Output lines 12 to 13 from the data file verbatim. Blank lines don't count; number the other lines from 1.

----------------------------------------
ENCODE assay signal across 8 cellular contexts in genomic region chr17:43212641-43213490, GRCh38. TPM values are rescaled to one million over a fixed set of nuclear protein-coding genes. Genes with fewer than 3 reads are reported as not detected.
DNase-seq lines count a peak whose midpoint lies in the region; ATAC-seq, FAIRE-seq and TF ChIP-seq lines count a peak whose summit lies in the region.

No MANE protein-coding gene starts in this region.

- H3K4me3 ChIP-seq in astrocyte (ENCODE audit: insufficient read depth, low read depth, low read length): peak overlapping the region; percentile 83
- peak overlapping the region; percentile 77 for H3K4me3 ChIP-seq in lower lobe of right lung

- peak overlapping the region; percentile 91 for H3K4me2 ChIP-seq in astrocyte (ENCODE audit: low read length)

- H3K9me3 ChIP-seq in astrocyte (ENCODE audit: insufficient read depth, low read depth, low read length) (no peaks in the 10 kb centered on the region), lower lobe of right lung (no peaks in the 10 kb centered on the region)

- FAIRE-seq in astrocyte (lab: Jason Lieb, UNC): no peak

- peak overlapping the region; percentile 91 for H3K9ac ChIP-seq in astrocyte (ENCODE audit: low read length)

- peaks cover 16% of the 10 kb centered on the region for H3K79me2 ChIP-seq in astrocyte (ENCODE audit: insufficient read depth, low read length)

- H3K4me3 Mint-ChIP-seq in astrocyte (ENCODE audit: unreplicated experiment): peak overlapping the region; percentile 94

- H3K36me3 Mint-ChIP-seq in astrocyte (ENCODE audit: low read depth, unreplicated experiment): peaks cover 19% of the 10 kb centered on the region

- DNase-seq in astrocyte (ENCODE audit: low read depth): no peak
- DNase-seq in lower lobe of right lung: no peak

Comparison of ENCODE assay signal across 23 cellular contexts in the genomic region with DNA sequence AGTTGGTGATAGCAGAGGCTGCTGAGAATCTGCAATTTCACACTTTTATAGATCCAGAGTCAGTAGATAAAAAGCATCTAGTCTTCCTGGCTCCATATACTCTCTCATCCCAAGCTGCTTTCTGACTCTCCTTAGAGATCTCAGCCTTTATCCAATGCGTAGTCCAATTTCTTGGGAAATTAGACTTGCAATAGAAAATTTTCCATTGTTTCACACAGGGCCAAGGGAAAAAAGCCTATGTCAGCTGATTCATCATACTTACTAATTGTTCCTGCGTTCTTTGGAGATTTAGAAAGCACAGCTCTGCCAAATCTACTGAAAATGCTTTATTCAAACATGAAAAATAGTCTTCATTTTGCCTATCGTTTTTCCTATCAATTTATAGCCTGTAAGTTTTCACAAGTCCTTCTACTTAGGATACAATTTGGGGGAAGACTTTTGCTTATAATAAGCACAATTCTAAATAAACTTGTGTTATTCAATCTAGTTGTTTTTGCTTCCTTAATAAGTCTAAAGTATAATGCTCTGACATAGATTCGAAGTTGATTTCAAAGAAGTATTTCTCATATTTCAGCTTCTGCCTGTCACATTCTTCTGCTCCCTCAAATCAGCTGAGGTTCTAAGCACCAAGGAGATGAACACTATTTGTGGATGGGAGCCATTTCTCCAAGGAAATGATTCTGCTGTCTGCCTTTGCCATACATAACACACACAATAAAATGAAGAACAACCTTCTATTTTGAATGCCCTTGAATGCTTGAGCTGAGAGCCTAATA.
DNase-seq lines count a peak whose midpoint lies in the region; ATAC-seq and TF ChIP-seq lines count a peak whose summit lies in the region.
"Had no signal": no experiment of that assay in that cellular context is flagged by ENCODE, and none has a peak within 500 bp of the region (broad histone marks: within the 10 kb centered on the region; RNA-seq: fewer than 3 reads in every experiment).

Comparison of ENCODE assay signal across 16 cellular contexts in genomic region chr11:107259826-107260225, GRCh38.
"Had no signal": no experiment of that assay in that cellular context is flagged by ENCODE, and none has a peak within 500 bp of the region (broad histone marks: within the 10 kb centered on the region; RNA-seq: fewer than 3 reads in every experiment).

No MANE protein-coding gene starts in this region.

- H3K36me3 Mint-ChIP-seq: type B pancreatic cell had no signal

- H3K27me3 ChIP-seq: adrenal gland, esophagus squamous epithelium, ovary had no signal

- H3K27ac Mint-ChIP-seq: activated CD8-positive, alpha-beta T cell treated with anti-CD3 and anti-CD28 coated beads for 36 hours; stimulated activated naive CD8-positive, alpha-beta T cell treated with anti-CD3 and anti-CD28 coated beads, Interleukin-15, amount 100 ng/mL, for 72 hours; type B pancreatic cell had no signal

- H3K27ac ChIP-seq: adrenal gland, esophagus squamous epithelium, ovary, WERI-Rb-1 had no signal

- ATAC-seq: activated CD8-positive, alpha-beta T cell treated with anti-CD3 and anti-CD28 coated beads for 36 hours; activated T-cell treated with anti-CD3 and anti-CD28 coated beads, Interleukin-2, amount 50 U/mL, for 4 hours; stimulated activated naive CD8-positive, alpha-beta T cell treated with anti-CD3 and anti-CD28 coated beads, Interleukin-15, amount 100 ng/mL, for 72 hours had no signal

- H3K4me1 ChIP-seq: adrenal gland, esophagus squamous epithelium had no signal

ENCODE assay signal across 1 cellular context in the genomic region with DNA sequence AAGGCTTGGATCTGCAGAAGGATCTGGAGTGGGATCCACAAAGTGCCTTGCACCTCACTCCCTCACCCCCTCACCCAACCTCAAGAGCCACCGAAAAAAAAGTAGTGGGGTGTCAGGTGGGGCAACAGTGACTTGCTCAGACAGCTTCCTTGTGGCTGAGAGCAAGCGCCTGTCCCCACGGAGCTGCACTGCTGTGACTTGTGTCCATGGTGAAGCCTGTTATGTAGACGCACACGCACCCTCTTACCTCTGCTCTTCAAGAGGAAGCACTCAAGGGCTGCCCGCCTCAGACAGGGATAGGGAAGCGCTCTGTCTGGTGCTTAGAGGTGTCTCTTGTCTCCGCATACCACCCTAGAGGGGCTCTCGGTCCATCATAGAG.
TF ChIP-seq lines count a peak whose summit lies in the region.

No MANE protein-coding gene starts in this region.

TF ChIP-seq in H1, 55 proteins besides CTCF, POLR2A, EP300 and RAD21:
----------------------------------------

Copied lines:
- H3K36me3 Mint-ChIP-seq in astrocyte (ENCODE audit: low read depth, unreplicated experiment): peaks cover 19% of the 10 kb centered on the region

- DNase-seq in astrocyte (ENCODE audit: low read depth): no peak